Macroscopes provide a perspective that may address such feelings of being powerless, and helps us in the search for meaning.

Macroscopes, being the opposite of microscopes, allow us to see how our personal situation fits in a wider global whole. The term comes from John Thackara in the context of social end ecological design. He says a macroscope “allows us to see what the aggregation of many small interactions looks like when added together”. It makes the processes and systems that surrounds us visible and knowable.

I first encountered the term macroscope at the 2009 Reboot conference in Copenhagen where Matt Webb in his opening keynote invoked Thackara.
Matt Webb also rephrased what a macroscope is, and said “a macroscope shows you where you are, and where within something much bigger, simultaneously. To understand something much bigger than you in a human way, at human scale, in your heart.” His way of phrasing it stayed with me in the past years. I like it very much because it adds human emotion to the concept of macroscopes. It provides us with a place we feel we have, a sense of meaning. As meaning is deeply emotional.

Chuck Close self portrait at Drents Museum
Seeing the small …

Chuck Close self portrait at Drents Museum
and the bigger picture simultaneously. (Chuck Close self portrait 1995, at Drents Museum)

Later in his on stage conversation at State of the Net, Dave Winer remarked that for Donald Trump’s base MAGA is such a source of meaning, and I think he’s right. Even though it’s mostly an expression of hope that I typified in my talk as salvationism. (Someone will come along and make everything better, a populist, an authoritarian, a deity, or speakers pontificating on stage.) I’ve encountered macroscopes that worked for people in organisations. But sometimes they can appear very contrived viewed from the outside. The man who cleans the urinals at an airport and says he’s ensuring 40 million people per year have a pleasant and safe trip, clearly is using a macroscope effectively. It’s one I can empathise with as aiming for great hospitality, but it also feels a bit contrived as many other things at an airport, such as the cattle prodding at security and the leg room on your plane so clearly don’t chime with it. In the Netherlands I encountered two examples of working macroscopes. Everyone I encountered at the Court of Audit reflexively compares every idea and proposal to the way their institution’s role is described in the constitution. Not out of caution, but out of feeling a real sense of purpose as working on behalf of the people to check how government spends its money. The other one was the motto of the government engineering department responsible for water works and coastal defences, “Keeping our feet dry”. With so much of our country below sea level, and the catastrophic floods of 1953 seared in our collective memory, it’s a highly evocative macroscope that draws an immediate emotional response. They since watered it down, and now it’s back to something bloodless and bland, likely resulting from a dreary mission statement workshop.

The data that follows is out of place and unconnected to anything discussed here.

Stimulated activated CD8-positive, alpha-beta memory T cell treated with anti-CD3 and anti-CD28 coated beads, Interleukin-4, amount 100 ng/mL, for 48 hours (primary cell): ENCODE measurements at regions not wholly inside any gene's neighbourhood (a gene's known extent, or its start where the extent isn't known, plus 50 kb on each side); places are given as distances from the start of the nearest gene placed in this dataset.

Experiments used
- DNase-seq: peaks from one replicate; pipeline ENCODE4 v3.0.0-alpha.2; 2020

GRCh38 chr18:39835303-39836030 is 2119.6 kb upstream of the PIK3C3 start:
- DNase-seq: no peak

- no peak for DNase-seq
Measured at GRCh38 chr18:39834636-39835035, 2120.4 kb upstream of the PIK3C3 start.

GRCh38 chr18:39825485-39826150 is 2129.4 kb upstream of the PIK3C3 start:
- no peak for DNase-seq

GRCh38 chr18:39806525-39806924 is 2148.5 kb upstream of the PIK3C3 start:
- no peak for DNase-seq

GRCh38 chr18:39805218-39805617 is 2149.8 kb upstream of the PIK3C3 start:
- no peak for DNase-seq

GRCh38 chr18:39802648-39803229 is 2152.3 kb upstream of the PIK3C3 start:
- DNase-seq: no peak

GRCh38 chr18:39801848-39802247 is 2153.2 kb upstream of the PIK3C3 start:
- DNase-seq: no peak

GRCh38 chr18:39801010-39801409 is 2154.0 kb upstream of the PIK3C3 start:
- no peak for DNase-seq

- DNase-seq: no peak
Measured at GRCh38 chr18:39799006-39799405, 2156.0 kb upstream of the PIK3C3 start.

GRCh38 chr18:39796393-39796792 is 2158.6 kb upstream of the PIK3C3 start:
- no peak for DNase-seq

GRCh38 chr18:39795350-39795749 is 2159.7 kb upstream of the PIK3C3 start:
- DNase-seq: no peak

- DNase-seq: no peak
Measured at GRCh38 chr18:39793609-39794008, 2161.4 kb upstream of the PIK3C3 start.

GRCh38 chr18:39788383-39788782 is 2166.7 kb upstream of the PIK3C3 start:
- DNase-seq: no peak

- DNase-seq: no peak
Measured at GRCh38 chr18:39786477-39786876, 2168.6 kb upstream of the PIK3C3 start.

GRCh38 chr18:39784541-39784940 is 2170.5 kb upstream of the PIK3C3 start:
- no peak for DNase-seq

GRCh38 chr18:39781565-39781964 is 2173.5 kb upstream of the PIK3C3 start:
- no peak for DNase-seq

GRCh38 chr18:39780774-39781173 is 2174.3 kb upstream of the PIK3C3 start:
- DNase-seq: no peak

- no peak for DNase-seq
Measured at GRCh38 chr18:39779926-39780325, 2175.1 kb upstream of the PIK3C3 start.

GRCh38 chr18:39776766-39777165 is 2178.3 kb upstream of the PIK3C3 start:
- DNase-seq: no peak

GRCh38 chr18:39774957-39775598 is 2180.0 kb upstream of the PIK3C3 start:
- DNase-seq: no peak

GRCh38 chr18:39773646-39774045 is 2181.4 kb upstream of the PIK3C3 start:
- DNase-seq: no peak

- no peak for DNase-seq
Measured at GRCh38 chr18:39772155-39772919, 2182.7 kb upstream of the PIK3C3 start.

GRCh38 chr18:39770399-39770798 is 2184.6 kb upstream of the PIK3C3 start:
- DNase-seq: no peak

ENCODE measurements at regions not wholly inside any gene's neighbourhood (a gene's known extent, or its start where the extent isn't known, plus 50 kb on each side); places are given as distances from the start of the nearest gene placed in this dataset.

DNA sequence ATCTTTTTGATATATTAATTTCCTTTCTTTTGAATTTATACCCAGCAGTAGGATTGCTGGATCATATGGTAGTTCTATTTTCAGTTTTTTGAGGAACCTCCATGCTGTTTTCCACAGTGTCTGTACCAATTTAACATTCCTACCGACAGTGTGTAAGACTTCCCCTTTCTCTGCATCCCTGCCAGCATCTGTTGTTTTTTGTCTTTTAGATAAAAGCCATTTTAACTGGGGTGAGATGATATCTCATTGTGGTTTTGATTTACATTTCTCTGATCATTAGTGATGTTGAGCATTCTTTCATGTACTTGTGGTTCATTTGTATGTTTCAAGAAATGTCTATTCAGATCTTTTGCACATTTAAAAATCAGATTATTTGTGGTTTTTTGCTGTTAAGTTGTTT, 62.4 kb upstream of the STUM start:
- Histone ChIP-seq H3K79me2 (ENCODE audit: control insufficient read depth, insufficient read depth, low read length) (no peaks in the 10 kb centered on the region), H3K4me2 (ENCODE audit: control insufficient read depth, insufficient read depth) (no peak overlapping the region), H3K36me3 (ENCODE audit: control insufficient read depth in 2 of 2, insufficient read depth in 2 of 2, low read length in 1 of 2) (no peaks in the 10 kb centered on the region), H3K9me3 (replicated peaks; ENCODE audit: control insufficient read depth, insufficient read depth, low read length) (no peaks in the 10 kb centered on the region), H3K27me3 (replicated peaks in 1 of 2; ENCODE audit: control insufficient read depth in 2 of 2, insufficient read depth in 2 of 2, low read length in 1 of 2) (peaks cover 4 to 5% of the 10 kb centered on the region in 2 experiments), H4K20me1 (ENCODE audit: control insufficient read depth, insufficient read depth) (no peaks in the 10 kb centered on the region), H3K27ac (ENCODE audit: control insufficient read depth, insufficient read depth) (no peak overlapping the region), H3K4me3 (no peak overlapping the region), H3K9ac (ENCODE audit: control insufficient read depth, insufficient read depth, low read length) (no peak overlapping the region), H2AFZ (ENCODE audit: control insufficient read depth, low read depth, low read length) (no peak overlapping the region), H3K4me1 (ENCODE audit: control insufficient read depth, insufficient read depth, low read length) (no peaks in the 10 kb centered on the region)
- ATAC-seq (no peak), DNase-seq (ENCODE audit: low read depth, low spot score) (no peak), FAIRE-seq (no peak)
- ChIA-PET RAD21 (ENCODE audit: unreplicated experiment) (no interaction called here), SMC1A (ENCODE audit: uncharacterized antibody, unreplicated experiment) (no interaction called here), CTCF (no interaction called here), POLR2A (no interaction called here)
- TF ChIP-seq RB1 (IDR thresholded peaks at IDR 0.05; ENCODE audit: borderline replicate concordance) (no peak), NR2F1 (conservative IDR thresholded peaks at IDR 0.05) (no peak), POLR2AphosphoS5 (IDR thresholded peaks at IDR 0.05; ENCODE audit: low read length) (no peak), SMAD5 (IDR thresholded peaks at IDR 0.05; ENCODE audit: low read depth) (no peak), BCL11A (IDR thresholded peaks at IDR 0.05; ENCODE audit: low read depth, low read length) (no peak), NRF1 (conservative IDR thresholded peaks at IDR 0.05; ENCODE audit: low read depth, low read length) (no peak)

In my talk I positioned networked agency as a macroscope. Globe spanning digital networks and our human networks in my mind are very similar in the way they behave, and hugely overlapping. So much so they can be treated as one, we should think in terms of human digital networks. There is meaning, the deeply felt kind of meaning, to be found in doing something together with a group. There’s also a tremendous sense of power to be felt from the ability to solve something for yourself as a group. Seeing your group as part, as a distinctive node or local manifestation, of the earth-wide human digital network allows you to act in your own way as part of global changes, and see the interdependencies. That also let’s you see how to build upon the opportunities that emerge from the global network, while being able to disconnect or shield yourself from negative things propagating over the network. Hence my call to build tools (technologies and methods) that are useful on their own within a group, as a singular instance, but more useful when federated with other instances across the global network. Tools shaped like that mean no-one but the group using it itself can switch their tools off, and the group can afford to disconnect from the wider whole on occasion.